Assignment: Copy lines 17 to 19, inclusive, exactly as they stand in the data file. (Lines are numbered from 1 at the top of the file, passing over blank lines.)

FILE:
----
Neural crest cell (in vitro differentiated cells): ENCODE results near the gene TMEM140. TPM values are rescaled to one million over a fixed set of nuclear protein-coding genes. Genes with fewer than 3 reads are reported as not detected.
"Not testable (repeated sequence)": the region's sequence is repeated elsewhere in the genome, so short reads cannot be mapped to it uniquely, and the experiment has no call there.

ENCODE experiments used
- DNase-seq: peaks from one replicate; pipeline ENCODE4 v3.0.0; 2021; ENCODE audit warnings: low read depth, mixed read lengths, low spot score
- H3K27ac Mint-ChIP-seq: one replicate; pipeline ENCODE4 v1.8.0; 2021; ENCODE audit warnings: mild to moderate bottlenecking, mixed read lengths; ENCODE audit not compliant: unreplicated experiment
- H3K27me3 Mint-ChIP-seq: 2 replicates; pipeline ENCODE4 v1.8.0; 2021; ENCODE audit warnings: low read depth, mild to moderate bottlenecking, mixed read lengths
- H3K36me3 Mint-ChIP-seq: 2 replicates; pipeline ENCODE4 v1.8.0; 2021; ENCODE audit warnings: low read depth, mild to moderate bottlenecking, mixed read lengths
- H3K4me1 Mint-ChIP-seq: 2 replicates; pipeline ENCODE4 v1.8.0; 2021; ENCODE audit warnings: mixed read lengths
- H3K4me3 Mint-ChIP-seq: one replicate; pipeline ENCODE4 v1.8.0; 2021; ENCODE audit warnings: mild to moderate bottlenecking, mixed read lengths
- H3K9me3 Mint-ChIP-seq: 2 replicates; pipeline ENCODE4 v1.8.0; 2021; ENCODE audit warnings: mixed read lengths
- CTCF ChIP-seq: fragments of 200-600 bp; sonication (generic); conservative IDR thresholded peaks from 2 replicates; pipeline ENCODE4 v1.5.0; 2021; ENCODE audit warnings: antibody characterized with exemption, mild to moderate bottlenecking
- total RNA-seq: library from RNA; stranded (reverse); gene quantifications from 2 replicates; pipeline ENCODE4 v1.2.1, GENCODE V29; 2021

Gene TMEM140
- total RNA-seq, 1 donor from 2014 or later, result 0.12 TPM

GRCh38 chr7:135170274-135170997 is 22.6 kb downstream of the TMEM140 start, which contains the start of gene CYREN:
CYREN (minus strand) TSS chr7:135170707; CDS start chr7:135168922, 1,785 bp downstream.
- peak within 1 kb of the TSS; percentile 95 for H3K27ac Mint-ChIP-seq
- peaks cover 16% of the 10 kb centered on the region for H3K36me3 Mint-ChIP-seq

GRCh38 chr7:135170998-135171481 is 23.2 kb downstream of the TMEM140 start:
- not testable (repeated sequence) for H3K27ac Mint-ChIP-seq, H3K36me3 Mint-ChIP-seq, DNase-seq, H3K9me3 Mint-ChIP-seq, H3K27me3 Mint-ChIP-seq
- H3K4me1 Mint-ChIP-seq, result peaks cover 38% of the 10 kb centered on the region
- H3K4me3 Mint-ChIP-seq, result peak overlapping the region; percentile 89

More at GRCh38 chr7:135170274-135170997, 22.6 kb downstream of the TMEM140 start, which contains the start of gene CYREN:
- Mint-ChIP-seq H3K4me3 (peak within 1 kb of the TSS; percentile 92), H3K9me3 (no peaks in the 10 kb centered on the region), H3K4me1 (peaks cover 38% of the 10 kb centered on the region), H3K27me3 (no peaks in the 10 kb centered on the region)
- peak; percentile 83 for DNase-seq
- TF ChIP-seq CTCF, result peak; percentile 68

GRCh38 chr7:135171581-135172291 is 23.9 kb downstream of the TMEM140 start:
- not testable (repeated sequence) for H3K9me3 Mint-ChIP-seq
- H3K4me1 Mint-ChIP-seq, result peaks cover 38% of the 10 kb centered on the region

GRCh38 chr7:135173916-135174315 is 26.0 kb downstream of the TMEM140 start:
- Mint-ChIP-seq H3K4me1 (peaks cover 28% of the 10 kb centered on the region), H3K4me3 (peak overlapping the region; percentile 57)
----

- peak within 1 kb of the TSS; percentile 95 for H3K27ac Mint-ChIP-seq
- peaks cover 16% of the 10 kb centered on the region for H3K36me3 Mint-ChIP-seq

GRCh38 chr7:135170998-135171481 is 23.2 kb downstream of the TMEM140 start: